Information for Witnesses
The witnesses page provides an overview of some basic and additional information potential witnesses should know, as well as the role a witness plays in a COD hearing.
Witnesses in MIT’s discipline process are not limited to eyewitnesses. Our process does not follow formal rules of evidence; therefore, witnesses can be people who have secondhand or hearsay information, indirect information, or character information to provide. If you are agreeing to serve as a witness or provide a , you play an important role in sharing information to help the Committee on Discipline (COD) or other disciplinary body make a thoroughly considered decision.
Unable to appear in person?
When necessary, witnesses who have been unable to join the hearing in person have still participated; this can be done via skype or phone. If you choose this method, please contact the Office of Student Citizenship as soon as possible, so technological arrangements can be made.
Additionally, witnesses who are unable to appear in person can submit a statement. While this does not allow for questions that sometimes help increase understanding, this option remains available.
Additional Information to Consider
You may be providing a statement for a friend, a supervisor, a professor, or someone else important in your life. Be honest with them about what you will say and then be honest within the hearing. You are not obligated to answer any questions, but if you are found to have provided information that was untrue, you could be subject to disciplinary allegations.
Given that you have not been present for the entire hearing, the panel may already have some of the information you share. That said, please feel free to provide a general summary of your perspective. Following that, clarifying questions may be asked.
Some witnesses find it helpful to submit a witness statement prior to the hearing. This is not mandatory, but it helps the panel understand your perspective. It also provides you an opportunity to write down your recollections before the hearing, which is likely to occur at least a few weeks after the incident. You may simply write a statement for yourself and read it or refer to it, as well.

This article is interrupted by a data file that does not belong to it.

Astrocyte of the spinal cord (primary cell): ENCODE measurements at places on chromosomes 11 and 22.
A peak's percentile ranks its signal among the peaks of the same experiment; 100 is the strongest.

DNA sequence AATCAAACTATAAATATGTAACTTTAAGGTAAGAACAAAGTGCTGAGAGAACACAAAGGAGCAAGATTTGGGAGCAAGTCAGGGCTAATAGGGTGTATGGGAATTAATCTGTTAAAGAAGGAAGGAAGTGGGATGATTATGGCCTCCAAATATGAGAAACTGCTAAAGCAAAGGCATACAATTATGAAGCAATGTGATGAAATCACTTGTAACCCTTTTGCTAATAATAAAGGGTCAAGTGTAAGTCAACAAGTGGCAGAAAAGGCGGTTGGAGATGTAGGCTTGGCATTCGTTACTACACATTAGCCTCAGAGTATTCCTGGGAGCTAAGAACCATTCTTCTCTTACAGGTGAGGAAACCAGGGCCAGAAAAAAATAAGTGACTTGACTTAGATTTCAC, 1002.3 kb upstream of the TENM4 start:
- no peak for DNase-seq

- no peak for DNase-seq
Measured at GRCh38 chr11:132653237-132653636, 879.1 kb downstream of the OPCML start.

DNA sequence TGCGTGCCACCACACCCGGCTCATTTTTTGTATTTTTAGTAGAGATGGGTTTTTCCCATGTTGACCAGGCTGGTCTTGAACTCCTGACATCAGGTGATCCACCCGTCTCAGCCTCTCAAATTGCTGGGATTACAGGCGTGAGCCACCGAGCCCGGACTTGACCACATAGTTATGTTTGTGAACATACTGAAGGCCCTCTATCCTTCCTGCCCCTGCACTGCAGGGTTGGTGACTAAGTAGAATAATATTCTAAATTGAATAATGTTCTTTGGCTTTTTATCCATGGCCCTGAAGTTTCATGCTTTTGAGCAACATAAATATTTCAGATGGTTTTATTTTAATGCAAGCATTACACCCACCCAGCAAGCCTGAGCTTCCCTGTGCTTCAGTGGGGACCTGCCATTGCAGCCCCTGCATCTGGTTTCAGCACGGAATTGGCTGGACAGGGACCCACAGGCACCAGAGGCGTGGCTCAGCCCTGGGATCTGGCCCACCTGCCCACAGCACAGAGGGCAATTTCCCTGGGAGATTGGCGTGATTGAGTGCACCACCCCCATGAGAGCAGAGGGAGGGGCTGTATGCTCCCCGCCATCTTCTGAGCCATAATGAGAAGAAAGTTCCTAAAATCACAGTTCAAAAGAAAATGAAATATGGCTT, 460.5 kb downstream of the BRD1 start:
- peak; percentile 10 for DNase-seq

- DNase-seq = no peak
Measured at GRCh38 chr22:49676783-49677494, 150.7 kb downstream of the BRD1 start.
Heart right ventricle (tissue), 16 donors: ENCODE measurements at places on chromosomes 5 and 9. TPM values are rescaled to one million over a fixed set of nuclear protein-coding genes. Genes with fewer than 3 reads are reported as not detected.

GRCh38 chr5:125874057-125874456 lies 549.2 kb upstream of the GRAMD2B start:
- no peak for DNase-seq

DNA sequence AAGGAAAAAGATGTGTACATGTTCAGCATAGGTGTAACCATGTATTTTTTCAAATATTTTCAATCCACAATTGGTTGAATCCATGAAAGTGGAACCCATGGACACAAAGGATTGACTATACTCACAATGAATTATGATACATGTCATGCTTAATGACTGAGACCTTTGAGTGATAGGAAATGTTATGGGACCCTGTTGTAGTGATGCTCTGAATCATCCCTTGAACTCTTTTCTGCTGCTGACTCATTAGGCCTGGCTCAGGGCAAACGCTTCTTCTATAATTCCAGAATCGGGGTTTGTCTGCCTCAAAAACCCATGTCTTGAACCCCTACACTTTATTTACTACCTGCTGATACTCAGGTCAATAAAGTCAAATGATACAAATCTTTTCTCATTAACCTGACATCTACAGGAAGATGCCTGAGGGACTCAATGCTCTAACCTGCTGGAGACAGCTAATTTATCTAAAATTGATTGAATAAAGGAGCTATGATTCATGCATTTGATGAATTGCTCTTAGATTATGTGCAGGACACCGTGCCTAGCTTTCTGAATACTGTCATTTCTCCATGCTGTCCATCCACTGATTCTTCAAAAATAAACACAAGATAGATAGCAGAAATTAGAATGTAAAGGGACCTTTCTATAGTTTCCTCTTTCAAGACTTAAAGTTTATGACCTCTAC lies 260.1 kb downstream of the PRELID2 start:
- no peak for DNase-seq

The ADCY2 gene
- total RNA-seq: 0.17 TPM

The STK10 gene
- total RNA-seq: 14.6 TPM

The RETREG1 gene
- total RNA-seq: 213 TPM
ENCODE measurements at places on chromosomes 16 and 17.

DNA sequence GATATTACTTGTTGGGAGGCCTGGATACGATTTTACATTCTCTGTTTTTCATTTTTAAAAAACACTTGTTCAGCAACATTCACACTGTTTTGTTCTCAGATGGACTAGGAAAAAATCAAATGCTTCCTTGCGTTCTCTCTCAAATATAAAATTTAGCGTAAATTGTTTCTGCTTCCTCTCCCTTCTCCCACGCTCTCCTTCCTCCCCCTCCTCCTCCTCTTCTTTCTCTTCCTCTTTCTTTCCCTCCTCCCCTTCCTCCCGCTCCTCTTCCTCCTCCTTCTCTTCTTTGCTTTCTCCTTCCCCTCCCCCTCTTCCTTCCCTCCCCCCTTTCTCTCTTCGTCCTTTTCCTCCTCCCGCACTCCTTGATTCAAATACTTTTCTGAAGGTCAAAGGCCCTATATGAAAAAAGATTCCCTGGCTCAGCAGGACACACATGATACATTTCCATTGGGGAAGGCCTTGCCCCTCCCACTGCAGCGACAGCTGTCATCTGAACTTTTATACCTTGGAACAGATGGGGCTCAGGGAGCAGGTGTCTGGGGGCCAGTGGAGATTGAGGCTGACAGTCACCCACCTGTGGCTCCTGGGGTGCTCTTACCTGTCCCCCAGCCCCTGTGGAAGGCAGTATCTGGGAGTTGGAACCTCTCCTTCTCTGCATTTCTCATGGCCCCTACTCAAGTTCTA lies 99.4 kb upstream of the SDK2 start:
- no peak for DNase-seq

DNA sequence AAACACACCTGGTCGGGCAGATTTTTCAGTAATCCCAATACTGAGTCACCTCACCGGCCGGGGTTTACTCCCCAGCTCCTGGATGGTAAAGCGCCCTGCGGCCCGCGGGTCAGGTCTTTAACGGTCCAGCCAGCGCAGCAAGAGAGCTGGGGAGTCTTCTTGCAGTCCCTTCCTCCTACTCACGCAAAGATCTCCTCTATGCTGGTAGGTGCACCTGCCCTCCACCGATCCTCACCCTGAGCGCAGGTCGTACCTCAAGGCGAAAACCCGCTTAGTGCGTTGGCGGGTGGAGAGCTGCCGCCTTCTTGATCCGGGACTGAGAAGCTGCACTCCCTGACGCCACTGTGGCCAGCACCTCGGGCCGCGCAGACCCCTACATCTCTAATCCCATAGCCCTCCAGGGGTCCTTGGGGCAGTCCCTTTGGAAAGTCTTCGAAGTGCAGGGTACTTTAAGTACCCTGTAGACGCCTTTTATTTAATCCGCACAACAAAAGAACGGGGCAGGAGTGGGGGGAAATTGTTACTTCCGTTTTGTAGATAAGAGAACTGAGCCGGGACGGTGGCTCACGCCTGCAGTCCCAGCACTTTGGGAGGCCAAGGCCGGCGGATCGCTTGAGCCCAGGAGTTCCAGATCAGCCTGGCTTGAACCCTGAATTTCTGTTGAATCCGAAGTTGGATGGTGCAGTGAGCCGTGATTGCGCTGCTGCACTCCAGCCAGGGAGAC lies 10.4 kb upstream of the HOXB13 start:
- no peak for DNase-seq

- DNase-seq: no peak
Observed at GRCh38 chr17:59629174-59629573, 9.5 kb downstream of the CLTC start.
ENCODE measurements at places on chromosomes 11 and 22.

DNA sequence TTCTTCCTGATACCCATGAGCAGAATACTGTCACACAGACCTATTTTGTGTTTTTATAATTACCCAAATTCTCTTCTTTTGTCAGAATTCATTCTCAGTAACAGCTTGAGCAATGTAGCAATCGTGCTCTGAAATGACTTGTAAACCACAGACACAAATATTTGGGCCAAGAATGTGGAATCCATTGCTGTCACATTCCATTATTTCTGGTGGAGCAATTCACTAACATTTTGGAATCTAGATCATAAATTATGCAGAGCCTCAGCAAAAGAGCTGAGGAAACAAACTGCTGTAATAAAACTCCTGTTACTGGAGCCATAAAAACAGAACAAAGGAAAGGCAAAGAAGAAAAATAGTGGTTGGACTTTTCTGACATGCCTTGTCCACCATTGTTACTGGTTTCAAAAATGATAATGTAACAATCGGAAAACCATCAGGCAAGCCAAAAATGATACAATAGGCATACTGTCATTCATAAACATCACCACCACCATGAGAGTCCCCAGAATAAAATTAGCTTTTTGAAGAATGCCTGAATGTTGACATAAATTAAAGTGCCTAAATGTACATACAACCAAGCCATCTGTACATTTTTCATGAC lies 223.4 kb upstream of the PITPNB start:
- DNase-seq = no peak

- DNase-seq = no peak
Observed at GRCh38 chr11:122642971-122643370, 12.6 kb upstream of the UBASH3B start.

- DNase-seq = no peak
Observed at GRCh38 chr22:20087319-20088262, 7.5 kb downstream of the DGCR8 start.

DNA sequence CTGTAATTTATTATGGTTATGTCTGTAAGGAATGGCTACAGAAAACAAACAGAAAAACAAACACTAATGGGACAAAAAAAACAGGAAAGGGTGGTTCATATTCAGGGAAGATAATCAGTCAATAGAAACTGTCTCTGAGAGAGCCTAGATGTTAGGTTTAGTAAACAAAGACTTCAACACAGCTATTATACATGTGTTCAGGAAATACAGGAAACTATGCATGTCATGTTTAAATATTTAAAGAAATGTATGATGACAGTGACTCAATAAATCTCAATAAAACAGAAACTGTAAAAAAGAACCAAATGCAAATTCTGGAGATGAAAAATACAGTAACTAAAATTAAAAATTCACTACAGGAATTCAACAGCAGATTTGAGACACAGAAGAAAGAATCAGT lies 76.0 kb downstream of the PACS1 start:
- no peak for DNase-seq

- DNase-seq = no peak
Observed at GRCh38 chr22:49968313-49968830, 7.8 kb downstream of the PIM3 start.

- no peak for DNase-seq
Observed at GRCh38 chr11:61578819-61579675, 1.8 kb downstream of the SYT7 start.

During a COD Hearing
Witnesses only participate in the COD hearing during their portion of the hearing. We cannot tell you exactly when that will be, unfortunately. For that reason, most witnesses choose to wait outside the hearing room and bring work to do while they wait. When it is your turn to present, the staff to the COD will meet you to walk you into the room and to your seat. The chair will ask you to introduce yourself and provide a brief statement about your understanding of the incident. If you are serving as a character witness, you will be asked to describe the person’s character.
Following that, the person who did not ask you to appear will ask you questions. The panel will then ask you questions. You are not required to answer questions; you may respectfully decline. Once the panel has asked you questions, you will be excused. You may leave or wait outside until the end of the hearing. The panel occasionally asks witnesses to remain in case of follow-up questions.